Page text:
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Letter to the Editor

The Reminder is making its archives back to 2003 available on our website. Please note that, due to technical limitations, archive articles are presented without the usual formatting.

The Reminder is making its archives back to 2003 available on our website. Please note that, due to technical limitations, archive articles are presented without the usual formatting.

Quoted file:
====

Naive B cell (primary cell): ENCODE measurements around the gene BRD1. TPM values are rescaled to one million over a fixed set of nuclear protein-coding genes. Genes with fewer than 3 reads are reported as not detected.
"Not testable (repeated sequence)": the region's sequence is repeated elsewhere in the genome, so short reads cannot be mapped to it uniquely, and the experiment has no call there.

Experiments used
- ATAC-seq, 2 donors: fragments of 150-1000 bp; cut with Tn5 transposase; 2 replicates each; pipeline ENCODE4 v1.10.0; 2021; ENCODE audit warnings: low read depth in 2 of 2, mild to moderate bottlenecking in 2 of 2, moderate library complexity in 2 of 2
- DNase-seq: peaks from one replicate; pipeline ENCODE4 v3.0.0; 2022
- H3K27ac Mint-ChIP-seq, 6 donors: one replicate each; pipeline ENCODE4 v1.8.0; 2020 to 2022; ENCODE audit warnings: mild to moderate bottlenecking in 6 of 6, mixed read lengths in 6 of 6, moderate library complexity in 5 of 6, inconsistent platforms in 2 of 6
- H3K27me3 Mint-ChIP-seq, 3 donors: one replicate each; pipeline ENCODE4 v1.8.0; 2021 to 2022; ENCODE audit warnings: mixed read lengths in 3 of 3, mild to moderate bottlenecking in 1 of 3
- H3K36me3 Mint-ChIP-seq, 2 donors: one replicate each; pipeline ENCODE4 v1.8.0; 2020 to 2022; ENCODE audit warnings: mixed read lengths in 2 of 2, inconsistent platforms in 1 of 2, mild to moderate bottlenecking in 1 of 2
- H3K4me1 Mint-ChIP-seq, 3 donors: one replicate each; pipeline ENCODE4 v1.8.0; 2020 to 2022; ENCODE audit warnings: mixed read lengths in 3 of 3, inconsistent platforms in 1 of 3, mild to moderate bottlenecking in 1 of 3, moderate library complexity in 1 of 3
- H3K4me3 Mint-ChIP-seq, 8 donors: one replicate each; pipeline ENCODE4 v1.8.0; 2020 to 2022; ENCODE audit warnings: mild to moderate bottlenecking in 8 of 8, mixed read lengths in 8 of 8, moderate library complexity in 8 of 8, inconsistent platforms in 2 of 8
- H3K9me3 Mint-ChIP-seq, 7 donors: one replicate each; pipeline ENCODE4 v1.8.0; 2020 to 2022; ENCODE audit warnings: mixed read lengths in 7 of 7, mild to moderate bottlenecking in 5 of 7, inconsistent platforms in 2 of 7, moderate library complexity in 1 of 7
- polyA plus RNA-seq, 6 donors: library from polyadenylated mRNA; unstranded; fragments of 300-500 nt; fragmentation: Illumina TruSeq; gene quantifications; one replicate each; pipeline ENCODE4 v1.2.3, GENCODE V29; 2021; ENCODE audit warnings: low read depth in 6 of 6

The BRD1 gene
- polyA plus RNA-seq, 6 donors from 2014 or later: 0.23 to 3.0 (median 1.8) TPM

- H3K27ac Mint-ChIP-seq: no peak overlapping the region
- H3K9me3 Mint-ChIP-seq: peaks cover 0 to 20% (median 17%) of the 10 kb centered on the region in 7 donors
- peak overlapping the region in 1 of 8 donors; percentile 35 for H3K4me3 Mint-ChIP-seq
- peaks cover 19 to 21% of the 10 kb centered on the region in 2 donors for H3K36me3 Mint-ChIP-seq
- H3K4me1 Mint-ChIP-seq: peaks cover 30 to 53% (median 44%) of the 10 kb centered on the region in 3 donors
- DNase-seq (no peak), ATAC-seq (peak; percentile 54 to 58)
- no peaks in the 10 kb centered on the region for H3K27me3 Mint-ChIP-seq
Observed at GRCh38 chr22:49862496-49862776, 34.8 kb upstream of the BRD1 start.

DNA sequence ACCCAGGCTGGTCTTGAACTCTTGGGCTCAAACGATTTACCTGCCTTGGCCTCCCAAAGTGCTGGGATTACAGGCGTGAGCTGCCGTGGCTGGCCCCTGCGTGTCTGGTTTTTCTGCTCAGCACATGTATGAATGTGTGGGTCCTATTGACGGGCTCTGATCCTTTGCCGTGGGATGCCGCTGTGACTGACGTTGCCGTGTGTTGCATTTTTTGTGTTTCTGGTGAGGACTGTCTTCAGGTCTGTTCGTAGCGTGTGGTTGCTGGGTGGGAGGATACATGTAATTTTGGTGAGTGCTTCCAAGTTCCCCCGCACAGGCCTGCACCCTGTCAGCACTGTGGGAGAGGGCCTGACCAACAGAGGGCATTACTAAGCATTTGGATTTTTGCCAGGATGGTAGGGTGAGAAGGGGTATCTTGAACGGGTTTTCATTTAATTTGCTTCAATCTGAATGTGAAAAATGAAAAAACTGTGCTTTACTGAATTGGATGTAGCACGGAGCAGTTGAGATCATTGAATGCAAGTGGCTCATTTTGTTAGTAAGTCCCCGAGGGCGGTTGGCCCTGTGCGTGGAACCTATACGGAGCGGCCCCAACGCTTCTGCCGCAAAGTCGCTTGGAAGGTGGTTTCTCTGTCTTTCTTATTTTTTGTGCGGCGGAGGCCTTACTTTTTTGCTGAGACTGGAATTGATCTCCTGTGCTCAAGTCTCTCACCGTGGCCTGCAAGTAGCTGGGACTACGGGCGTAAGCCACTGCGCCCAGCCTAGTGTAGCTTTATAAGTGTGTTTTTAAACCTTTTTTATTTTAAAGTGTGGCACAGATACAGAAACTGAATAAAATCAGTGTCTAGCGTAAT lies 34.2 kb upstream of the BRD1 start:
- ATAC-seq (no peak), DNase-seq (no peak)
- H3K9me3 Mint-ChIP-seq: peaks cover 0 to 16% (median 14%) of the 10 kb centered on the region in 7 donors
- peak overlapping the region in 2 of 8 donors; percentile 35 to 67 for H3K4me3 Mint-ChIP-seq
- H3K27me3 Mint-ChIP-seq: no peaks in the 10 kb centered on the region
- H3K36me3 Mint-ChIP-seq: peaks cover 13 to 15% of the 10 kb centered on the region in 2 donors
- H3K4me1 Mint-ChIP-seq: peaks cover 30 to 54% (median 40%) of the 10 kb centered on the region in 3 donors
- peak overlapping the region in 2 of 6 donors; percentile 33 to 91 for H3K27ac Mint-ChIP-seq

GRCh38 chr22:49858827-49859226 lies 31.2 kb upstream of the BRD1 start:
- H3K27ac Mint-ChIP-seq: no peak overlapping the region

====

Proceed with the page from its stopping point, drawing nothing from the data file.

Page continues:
Dear Editor, I feel I must express my opinion on the ongoing debate on whether to implement a high school program in Creighton. Firstly, I have some strong concerns over the so called feasibility study. This feasibility study is merely a promotional brochure for the implementation of a high school program. It is filled with errors in data collection protocol. Why are years randomly selected to show how poorly Creighton and Denare Beach students have done in the past? Are our Saskatchewan students that intellectually and physically inferior overall? Please don't insult the ability of the students that have gone to Hapnot Collegiate and done extremely well both scholastically and in sports. Results of students will vary from year to year in all areas. You must look at the long term averages to have fair comparisons. If these numbers are compared you will see that if Saskatchewan students represent as an example 25 per cent of the general high school population, they will win 25 per cent of the scholastic awards and will represent themselves on 25 per cent of the sporting teams, student councils, etc. This average will vary from year to year above or below a very well defined and plottable average. This is why all surveys will conclude themselves with the statement "accurate 19 times out of 20 to +/-4%." An example from my past will demonstrate how selective sampling can skew a study's results. In my graduating class there were only two male students with an average of 80+% (Honours). There were several female students with averages over 80%. If you looked only at that year you could conclude (wrongfully) that Hapnot Collegiate did an extremely poor job educating and preparing the males of the community for life after high school. When, in fact, many students both male and female would go on to highly successful careers in many different fields. This is a statistical abnormality and for whatever reason they do occur. These abnormalities when selectively chosen can be used to portray an inaccurate reality. However, in the long term the "average" will return to normal. The greatest concern I have is the shrinking population base and resulting shrinking numbers in school population. Grade size by numbers has continued to decrease and by all estimates in both Flin Flon and Creighton will continue to do so. The current Grade 8 class has 22 students. How will you offer worthwhile options to 22 Grade 12 students? My fear is you won't! A curriculum that kind of meets the average student will be the reality. Students below, above and off the main course line will not be offered any options. Distance Ed. is the answer you say. At an adult level, Distance Ed. can and will provide a very useful education option. At a high school level this is probably an extremely different scenario. Adult students attend high school or university for different reasons than a high school student does. How much learning will take place with two students in a Distance Ed. class? How will you supervise a Distance Ed. class, when will they be offered (at night as many Distance Ed. classes currently are) and who will determine content when the class or teacher are not in our school? We will lose control of course content and options as we are forced to utilize outside resources more and more as numbers continue to shrink. Quite frankly, if Distance Ed. is the option, my children might as well sit at home and be distance educated. There are also a number of other issues that were touched upon in the feasibility study. If anyone has driven by Hapnot Collegiate in recent years you will notice an enormous parking lot. The removal of 100+ students will I'm sure alleviate the parking problem at Hapnot. However, where will these students park in Creighton? There is no room for more parking anywhere in the vicinity of Creighton School unless we are willing to turn part of the green space of the school yard into a parking lot. Cars will be parked along residential streets for blocks around the school. In addition we add a whole bunch of inexperienced drivers into a situation that can be described as chaotic at best. School buses block one access road to the school area for reasons I fully understand and support. The Main Street of Creighton is also a numbered highway with heavy truck traffic and drivers coming off the Hanson Lake Road and has limited parking. First Avenue is extremely narrow and also blocked by school buses at times. Creighton students will walk to school you say, we didn't and they won't! This will be a traffic nightmare. There are also a number of issues of social political nature. Though I hope it is true that the enthusiasm of the middle years students will rub off on the high school students, I'm afraid that some not so desirable lifestyle choices will be passed the other way. There will be students in the high school that are of legal drinking age. This provides an easier route to the so called "buyer" for younger students. An older school population also brings an increased use of illicit drugs. Just read the paper in recent weeks/months and you quickly should realize we are not drug free communities. The proximity of older students to younger cannot be a positive thing in these two very serious issues for younger people of today and tomorrow. Older students can also be intimidating to younger students by behaviour that comes naturally to young people of this age group (16-18). They tend to hang out in large, noisy groups. (Go to a Bomber game.) Should we be concerned by most of the behaviour? Probably not, but it can be intimidating to an adult. Now put yourself in a pre-K age child's shoes. Probably an intimidating and scary environment. There is really no way to keep the age groups separate in the way the Creighton School building is set up. There are positives to this interaction, but I think some of the negatives are too serious to ignore. Sports are also likely to be affected. If you have a small class size, you will also have fewer students to draw from for school sports teams. There will be years when there won't be enough students to run the team sports like volleyball or basketball. Once a year passes without a volleyball or basketball team, will that program ever be again? Some sports such as soccer require even higher numbers of athletes per team (11 minimum). In a high school with low enrollment numbers, all team sports will suffer. Some of the steps of this process seem to be out of order. Why weren't there parent and ratepayers meetings earlier on in this process? Ultimately this is who the school board must answer to. Why not have our opinion early on in the process? Public meetings are to be held on December 9 and 10 and a final decision is to be reached one month later. Why the rush? Why hold meetings at a time of year when parents of school age children are extremely busy? Also, on such a major decision why were none of the school board members more open on their position in the recently held school board elections? Finally, I firmly believe we should not only have representation on the Flin Flon School Board, we must actively pursue amalgamation of the Creighton and Flin Flon school divisions. These divisions have absolutely everything in common and by joining together we can both ward off absorption into school divisions with widely different objectives and tax bases. (Flin Flon into Frontier and Creighton into Northern Lights). This will not only save ratepayers some serious dollars but we will all continue to have meaningful input into and control of our children's education. Do I totally disagree with the high school issue? NO. If population and student numbers were rising, if the high school could be built in a separate more suitable location, and if it could be proven there are academic benefits to be offered to the children of Creighton, Denare Beach and surrounding areas in a long-term meaningful way. Whatever your view on this very important issue, come out to the meetings held next week. This is our children's future. In closing, I must disagree with a statement of the Creighton School Board chairman. Sorry Mr. Brown, money isn't everything. The best possible high school education we can provide to our children is. Sincerely, A Concerned Creighton Parent